Franklin Zhong

Decoding the Immune System Puzzle

Nanyang Assistant Professor at Lee Kong Chian School of Medicine


The human immune system is a complex maze of cause-and-effect – a puzzle that Dr Franklin Zhong, along with his team at the Lee Kong Chian School of Medicine, hopes to figure out.

His interest in innate immunity was sparked during his postdoctoral training at A*STAR with geneticist Dr Bruno Reversade, when he discovered a new inherited disease caused by mutations in an immune sensor gene called NLRP1. “These patients develop a peculiar skin disorder characterised by recurrent growths on their palms and soles,” he explains. “Sadly, for these patients, some of these skin lesions are prone to becoming malignant.”

At the time, the concept of how a defective immune system could lead to development of cancer was unknown and – to Dr Zhong – a particularly intriguing scientific question. His personal experience with childhood eczema, a condition caused by a disregulated innate immune response, pushed him to pursue this question further. “In hindsight, my first-hand experience with the health burden of immune-related diseases contributed to my interest in this area,” he adds.

Cut to a few years later, and today, the 2019 National Research Foundation (NRF) Fellow leads his own lab at the Lee Kong Chian School of Medicine, focusing on the investigation of how the human innate immune system defends against pathogens – in particular disease-causing viruses – while avoiding attacking the body itself. 

For instance, the lab has recently discovered – in collaboration with groups at A*STAR and National University of Singapore – that the NLRP1 protein functions as a sensor for the common cold virus, or human rhinovirus (HRV),  in the lungs and bronchus. This finding was published in prestigious scientific journal Science last October.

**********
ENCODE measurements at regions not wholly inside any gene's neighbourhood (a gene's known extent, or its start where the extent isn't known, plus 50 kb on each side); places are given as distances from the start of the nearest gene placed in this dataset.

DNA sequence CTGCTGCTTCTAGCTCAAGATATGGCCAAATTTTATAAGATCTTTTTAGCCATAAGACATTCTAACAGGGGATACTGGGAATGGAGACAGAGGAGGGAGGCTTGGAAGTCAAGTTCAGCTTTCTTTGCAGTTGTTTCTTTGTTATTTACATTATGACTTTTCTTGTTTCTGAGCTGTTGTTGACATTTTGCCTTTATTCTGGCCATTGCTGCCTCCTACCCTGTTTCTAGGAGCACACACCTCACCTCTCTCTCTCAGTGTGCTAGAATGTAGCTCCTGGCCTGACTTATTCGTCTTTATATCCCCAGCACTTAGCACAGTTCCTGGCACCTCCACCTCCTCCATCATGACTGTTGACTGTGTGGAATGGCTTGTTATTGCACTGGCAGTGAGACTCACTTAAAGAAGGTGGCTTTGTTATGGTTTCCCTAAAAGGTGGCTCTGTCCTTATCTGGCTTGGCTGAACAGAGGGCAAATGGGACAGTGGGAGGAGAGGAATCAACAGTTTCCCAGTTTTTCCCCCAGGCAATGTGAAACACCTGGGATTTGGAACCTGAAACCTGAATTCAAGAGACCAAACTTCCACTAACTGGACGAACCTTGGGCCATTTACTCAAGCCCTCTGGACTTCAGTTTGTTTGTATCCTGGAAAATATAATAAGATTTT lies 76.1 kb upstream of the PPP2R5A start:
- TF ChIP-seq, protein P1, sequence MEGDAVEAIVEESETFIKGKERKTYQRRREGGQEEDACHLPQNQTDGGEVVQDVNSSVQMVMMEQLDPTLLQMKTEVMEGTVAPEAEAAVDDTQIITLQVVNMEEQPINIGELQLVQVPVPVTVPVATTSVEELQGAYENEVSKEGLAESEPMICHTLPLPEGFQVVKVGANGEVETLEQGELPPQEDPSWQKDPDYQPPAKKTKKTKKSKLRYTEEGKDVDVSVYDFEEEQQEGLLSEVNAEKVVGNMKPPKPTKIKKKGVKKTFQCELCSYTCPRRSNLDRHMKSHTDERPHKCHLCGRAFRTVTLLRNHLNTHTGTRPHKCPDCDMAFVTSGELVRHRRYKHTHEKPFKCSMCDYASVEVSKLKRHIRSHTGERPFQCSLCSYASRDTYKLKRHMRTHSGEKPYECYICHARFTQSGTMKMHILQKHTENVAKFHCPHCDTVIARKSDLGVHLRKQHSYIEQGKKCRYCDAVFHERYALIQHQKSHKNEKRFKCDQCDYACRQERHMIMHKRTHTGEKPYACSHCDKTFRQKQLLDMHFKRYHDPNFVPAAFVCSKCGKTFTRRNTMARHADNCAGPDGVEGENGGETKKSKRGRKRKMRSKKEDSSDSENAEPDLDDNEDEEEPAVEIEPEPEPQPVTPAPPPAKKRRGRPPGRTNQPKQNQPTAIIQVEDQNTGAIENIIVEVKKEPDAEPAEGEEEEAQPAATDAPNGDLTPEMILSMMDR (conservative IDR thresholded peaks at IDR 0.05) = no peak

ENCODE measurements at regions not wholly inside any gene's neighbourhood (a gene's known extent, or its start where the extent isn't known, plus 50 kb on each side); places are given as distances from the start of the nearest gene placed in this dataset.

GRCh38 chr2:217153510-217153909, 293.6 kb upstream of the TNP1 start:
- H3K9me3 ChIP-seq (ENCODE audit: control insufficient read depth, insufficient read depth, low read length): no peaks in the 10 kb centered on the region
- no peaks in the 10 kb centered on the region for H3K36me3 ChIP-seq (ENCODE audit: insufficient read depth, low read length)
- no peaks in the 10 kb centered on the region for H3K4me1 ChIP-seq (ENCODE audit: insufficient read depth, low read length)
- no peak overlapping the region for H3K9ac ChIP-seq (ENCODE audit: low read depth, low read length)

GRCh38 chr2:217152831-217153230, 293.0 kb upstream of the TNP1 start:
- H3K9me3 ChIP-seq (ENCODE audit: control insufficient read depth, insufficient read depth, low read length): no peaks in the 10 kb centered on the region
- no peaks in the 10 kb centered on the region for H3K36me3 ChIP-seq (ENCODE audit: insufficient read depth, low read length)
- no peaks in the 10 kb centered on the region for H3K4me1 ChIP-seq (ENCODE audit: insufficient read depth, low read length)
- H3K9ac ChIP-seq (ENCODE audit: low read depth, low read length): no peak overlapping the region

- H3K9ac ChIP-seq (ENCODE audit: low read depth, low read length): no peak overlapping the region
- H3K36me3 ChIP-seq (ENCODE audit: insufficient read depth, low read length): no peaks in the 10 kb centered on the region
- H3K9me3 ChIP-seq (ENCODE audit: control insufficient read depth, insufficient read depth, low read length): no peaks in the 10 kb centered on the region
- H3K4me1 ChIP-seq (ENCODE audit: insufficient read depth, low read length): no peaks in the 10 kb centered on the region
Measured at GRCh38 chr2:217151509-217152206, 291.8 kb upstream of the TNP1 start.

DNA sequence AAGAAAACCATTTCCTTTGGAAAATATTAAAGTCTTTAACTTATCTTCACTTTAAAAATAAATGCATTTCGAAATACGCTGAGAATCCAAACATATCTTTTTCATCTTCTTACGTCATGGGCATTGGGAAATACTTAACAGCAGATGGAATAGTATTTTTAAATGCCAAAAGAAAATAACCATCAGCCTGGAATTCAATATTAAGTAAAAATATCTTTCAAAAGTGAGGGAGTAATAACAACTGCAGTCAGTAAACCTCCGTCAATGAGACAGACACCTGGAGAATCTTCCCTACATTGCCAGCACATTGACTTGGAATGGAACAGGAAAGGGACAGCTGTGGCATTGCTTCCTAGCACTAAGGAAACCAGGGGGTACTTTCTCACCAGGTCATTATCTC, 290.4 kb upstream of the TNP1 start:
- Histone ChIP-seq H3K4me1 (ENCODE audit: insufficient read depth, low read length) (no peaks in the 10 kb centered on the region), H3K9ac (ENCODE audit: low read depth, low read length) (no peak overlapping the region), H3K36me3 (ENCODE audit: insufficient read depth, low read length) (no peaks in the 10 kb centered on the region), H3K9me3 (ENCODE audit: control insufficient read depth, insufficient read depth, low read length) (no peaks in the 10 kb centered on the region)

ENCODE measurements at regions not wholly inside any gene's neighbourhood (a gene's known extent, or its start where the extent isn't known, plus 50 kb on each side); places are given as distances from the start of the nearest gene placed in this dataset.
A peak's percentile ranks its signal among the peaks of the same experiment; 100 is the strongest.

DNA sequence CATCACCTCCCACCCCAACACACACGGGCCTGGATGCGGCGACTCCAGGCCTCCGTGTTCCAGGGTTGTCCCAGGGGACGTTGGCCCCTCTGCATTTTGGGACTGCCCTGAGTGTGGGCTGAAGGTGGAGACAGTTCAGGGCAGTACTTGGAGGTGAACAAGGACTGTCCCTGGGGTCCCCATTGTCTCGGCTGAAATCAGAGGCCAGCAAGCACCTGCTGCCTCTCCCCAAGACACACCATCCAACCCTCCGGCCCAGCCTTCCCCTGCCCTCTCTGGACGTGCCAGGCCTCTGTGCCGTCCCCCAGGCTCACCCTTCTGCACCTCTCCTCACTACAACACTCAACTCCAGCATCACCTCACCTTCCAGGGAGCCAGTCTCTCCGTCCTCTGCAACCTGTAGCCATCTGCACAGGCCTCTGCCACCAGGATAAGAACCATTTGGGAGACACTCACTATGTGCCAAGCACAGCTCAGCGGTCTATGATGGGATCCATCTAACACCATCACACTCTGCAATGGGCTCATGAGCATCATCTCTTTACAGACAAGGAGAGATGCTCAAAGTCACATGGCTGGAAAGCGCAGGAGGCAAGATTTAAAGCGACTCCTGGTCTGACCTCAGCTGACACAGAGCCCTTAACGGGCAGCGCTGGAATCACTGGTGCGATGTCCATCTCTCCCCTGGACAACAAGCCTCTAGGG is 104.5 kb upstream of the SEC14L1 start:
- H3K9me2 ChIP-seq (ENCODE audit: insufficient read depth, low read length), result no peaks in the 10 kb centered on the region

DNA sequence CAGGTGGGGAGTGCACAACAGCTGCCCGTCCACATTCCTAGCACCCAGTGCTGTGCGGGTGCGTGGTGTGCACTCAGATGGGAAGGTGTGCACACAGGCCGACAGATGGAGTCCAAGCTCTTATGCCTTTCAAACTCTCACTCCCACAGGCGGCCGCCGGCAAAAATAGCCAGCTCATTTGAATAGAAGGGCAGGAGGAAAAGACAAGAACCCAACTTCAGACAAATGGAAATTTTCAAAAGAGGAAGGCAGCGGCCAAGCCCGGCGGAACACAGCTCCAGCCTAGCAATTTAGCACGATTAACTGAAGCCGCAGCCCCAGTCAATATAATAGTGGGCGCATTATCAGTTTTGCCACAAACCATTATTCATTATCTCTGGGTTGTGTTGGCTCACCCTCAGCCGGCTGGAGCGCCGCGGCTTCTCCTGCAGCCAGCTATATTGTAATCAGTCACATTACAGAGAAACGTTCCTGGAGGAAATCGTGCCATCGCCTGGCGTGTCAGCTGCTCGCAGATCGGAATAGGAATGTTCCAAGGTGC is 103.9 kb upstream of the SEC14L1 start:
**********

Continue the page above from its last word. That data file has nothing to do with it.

The discovery could potentially help guide the development of better therapies against virus-triggered asthma and obstructive pulmonary disease exacerbations. While his research plans have been slowed down for now due to the pandemic, Dr Zhong hopes that with time, he will be able to share more discoveries with the scientific community, and eventually get them patented and translated into novel therapies to modulate the immune system. 

He credits the lab’s rapid growth to both the NRF Fellowship, which he says has provided him with the support needed to get his lab up and running quickly, as well as the support from his host institution. “I’m very lucky to have assembled a team of talented research assistants and scientists who are passionate about working on some these interesting and medically relevant problems.”

And while the field of immunology has grown by leaps and bounds in the past few years, the emergence of SARS-CoV-2 in the past year has surfaced a plethora of new questions and complexities. “There is so much we do not yet understand,” Dr Zhong says. “For instance, we still do not know why SARS-CoV2 is so deadly for some patients while many remain asymptomatic. Is the difference due to genetics or the environment? Why are children less susceptible to severe symptoms?”

Indeed, the pandemic has only strengthened his belief that a better understanding of the way the human immune system works is a pressing medical need, for doctors and scientists alike. 

“The ongoing pandemic has exposed the many fragilities of our society, but it has also given us scientists a renewed sense of responsibility and purpose,” he says. 

“I hope Singapore builds on the momentum and continues to invest in fundamental research in this area; and hopefully in the near future, it will become a world leader in biotech research and innovation.”


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